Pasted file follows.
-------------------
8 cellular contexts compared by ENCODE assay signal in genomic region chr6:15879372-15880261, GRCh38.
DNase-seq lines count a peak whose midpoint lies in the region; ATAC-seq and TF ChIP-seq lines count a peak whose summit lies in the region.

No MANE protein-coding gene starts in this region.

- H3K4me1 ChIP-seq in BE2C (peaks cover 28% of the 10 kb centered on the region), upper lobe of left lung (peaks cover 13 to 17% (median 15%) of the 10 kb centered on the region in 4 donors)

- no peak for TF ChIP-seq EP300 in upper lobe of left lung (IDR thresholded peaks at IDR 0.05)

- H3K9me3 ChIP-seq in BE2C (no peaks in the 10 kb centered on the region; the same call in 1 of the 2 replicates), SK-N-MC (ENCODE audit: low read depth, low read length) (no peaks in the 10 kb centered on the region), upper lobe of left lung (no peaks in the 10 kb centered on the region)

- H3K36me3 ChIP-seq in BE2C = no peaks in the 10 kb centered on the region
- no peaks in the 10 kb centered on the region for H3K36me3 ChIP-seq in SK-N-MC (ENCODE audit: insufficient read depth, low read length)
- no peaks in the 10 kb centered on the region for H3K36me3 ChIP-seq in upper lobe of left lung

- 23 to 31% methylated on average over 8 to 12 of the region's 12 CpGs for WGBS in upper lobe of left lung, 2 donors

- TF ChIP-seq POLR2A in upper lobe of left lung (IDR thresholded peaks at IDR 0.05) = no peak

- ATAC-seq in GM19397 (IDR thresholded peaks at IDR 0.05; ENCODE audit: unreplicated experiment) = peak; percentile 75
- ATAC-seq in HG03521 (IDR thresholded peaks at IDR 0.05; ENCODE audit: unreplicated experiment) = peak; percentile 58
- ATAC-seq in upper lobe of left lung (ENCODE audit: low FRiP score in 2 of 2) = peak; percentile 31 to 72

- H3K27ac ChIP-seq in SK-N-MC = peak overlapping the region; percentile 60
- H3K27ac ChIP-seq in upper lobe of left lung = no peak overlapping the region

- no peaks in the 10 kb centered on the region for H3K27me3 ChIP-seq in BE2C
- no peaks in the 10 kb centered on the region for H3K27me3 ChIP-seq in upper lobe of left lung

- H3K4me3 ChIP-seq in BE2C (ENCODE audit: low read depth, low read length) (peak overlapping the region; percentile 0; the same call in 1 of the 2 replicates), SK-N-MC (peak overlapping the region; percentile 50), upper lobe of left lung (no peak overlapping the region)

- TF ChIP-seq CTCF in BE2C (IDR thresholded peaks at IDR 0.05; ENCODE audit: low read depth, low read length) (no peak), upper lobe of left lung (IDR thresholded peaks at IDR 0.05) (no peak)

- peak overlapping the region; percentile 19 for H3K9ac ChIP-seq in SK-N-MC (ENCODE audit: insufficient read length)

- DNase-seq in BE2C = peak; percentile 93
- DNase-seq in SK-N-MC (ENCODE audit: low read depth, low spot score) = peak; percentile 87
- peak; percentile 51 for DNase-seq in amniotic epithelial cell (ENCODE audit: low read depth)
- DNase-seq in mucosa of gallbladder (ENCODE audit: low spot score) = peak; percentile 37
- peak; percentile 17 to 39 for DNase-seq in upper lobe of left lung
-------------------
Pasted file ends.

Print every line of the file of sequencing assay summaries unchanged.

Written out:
8 cellular contexts compared by ENCODE assay signal in genomic region chr6:15879372-15880261, GRCh38.
DNase-seq lines count a peak whose midpoint lies in the region; ATAC-seq and TF ChIP-seq lines count a peak whose summit lies in the region.

No MANE protein-coding gene starts in this region.

- H3K4me1 ChIP-seq in BE2C (peaks cover 28% of the 10 kb centered on the region), upper lobe of left lung (peaks cover 13 to 17% (median 15%) of the 10 kb centered on the region in 4 donors)

- no peak for TF ChIP-seq EP300 in upper lobe of left lung (IDR thresholded peaks at IDR 0.05)

- H3K9me3 ChIP-seq in BE2C (no peaks in the 10 kb centered on the region; the same call in 1 of the 2 replicates), SK-N-MC (ENCODE audit: low read depth, low read length) (no peaks in the 10 kb centered on the region), upper lobe of left lung (no peaks in the 10 kb centered on the region)

- H3K36me3 ChIP-seq in BE2C = no peaks in the 10 kb centered on the region
- no peaks in the 10 kb centered on the region for H3K36me3 ChIP-seq in SK-N-MC (ENCODE audit: insufficient read depth, low read length)
- no peaks in the 10 kb centered on the region for H3K36me3 ChIP-seq in upper lobe of left lung

- 23 to 31% methylated on average over 8 to 12 of the region's 12 CpGs for WGBS in upper lobe of left lung, 2 donors

- TF ChIP-seq POLR2A in upper lobe of left lung (IDR thresholded peaks at IDR 0.05) = no peak

- ATAC-seq in GM19397 (IDR thresholded peaks at IDR 0.05; ENCODE audit: unreplicated experiment) = peak; percentile 75
- ATAC-seq in HG03521 (IDR thresholded peaks at IDR 0.05; ENCODE audit: unreplicated experiment) = peak; percentile 58
- ATAC-seq in upper lobe of left lung (ENCODE audit: low FRiP score in 2 of 2) = peak; percentile 31 to 72

- H3K27ac ChIP-seq in SK-N-MC = peak overlapping the region; percentile 60
- H3K27ac ChIP-seq in upper lobe of left lung = no peak overlapping the region

- no peaks in the 10 kb centered on the region for H3K27me3 ChIP-seq in BE2C
- no peaks in the 10 kb centered on the region for H3K27me3 ChIP-seq in upper lobe of left lung

- H3K4me3 ChIP-seq in BE2C (ENCODE audit: low read depth, low read length) (peak overlapping the region; percentile 0; the same call in 1 of the 2 replicates), SK-N-MC (peak overlapping the region; percentile 50), upper lobe of left lung (no peak overlapping the region)

- TF ChIP-seq CTCF in BE2C (IDR thresholded peaks at IDR 0.05; ENCODE audit: low read depth, low read length) (no peak), upper lobe of left lung (IDR thresholded peaks at IDR 0.05) (no peak)

- peak overlapping the region; percentile 19 for H3K9ac ChIP-seq in SK-N-MC (ENCODE audit: insufficient read length)

- DNase-seq in BE2C = peak; percentile 93
- DNase-seq in SK-N-MC (ENCODE audit: low read depth, low spot score) = peak; percentile 87
- peak; percentile 51 for DNase-seq in amniotic epithelial cell (ENCODE audit: low read depth)
- DNase-seq in mucosa of gallbladder (ENCODE audit: low spot score) = peak; percentile 37
- peak; percentile 17 to 39 for DNase-seq in upper lobe of left lung